Movie Review: GLASS

There’s simply no way to say this and not sound arrogant, so I’m just gonna say it. Those people who didn’t like this movie—I just don’t think they “got” it. Simple as that.

Okay, so it isn’t quite that simple, not where *all* of them are concerned. I shouldn’t make blanket statements. Only, those commoner critics who are saying that GLASS represents anything resembling a failure or a misstep, a fumble on the part of writer/director M. Night Shyamalan? Those people are just plain wrong. GLASS is a perfect movie. You hear that? A PERFECT movie. Everything Shyamalan does, he does purposefully. There’s a reason for it, an overreaching idea, and he executes it flawlessly. I grokked it. Not everyone else is grokking it. That’s a fair statement, I believe.

Think of it like this. Picasso is one of the greatest painters in human history. But not everyone digs his work. A lot of folks look at a Picasso painting and say, nah, no thanks, that isn’t for me. And that’s cool. Art is meant to be like that. But that doesn’t mean there’s anything *wrong* with that painting. It doesn’t mean Picasso made any mistakes or failed to achieve the statement he was attempting to make. It just means not everybody is going to like what he created. It’s a matter of taste, not proficiency. Does that make sense?

They’re saying GLASS is too unconventional, too philosophical. That Shyamalan focuses too much on the nature of comic books, the psychology of them, rather than focus on the plot of the movie. Do they think he did that on accident? They’re saying the middle of the film is too slow. What Shyamalan did was basically to switch the standard first and second acts. It was an unconventional choice, but do they honestly think he didn’t *mean* to do just that? They complained that the efforts of Sarah Paulson’s character to convince David, Elijah, and the Horde that they are just mentally unbalanced rather than superhuman “fails” because Shyamalan has already spent two movies showing the audience that his characters *are* superhuman. They don’t get that it isn’t the audience who is supposed to experience doubt, here, but the characters. It is *their* moment of doubt, not ours. And it makes perfect sense, given the motivations of the Sarah Paulson character. But I won’t say anything else about that, as I don’t want to give anything away.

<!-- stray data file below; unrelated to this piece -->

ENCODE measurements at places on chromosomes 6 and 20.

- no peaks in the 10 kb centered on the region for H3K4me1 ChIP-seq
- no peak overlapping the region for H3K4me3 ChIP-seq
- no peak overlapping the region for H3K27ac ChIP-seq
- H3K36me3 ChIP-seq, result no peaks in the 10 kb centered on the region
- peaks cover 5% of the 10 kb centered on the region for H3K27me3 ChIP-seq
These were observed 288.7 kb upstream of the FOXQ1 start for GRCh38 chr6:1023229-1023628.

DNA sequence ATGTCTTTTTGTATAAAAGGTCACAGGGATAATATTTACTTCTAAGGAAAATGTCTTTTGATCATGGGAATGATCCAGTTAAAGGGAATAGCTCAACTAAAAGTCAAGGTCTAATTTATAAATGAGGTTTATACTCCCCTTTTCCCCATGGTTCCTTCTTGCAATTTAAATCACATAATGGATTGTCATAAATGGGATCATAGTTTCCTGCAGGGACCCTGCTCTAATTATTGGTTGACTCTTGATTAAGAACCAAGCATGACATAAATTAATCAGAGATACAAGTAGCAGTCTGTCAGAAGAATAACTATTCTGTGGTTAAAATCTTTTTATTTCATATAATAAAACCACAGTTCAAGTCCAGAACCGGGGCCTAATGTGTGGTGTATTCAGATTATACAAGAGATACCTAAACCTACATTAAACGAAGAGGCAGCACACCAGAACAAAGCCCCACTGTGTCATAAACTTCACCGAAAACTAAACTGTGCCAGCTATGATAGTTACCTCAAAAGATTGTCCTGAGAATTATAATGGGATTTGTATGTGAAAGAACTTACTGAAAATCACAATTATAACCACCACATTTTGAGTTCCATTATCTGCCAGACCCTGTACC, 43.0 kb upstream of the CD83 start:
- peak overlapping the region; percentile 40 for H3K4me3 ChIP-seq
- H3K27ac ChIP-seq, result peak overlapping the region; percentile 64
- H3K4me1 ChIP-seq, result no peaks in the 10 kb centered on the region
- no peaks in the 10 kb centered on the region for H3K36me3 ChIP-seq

For my werewolf marks, I will say that the Beast character here is even more of a true werewolf than he was in SPLIT. He does everything werewolf-ish except sprout hair. But there are so many other reasons why you should watch GLASS. It may not be what you were expecting, but leave those preconceived notions at home and open yourself to a cerebral examination of the comic book character and the purpose of fiction. And if you don’t love it like I did, that’s okay. We aren’t all going to dig on Picasso. But don’t make the mistake of seeing it as a failure on the part of the painter.

As for those de rigueur Shyamalan twist endings, there’s more than one of them in GLASS. There are two or even three, depending on how you qualify them. And as for that one part of the denouement that you aren’t going to like—you’ll know it when you see it—all I will say is, remember. This is a comic book story. And you know what always happens in the comics…

By The Evil Cheezman

WAYNE MILLER is the owner and creative director of EVIL CHEEZ PRODUCTIONS (,, specializing in theatrical performances and haunted attractions. He has written, produced and directed (and occasionally acted in) over a dozen plays, most of them in the Horror and Crime genres. His first novel, THE CONFESSIONS OF SAINT CHRISTOPHER: WEREWOLF, is available for purchase at MORTUI VELOCES SUNT!

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